The growth of Human–Animal Studies, multi-species, and posthuman scholarship reflects an “animal turn” offering important theoretical, ethical, and methodological challenges to humanities, science, and social science disciplines, though psychology, in particular, has been slow to engage with these developments. This article is the first to apply the conceptual lens of the “animal turn” to Pavlov’s experiments with dogs. It is unique in applying in particular the work of feminist cultural theorist Donna Haraway, to radically reframe the human–animal relationship at the core of these landmark experiments. This original portrait is contrasted with contemporary retellings of those experiments which ignore or are indifferent to the complexities of that relationship. Paying attention to nonhuman others that constitute animal experimentation in psychology, historically, today, and in retellings, is argued to be a vitally important step for psychology today. The analysis provided constitutes a distinctive, radical shift in the way psychology might approach the lives of nonhuman animals, in its own past and present, with far-reaching implications for the future development of psychology.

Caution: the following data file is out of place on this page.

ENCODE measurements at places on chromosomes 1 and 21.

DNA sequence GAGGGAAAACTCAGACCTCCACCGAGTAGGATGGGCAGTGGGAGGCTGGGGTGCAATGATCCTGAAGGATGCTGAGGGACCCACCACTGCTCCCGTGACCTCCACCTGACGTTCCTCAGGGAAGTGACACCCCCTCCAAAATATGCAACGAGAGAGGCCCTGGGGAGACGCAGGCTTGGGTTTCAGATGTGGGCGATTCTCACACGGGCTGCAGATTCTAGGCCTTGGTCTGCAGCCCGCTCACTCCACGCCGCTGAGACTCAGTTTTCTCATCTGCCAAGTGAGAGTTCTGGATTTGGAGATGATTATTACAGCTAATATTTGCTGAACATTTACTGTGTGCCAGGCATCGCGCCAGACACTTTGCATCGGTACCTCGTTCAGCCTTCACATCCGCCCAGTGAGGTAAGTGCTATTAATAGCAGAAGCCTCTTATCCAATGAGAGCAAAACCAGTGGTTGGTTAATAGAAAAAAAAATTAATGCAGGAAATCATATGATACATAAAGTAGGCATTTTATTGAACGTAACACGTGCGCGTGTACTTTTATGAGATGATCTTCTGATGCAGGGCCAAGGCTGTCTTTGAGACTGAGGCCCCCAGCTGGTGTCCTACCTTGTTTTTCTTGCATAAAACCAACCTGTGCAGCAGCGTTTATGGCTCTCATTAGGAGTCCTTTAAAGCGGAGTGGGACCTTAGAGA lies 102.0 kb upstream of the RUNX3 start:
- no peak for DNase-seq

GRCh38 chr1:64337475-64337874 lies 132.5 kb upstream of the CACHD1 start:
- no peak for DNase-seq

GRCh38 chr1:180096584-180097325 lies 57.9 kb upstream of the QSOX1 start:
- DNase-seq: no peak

- experimental psychology
- human-animal studies
- human–animal studies
- School of Applied Social Science - Principal Lecturer
- Cities, Injustice and Resistance Research and Enterprise Group
- Centre for Spatial, Environmental and Cultural Politics
- Narrative and Biographical Methodologies in Education Research and Enterprise Group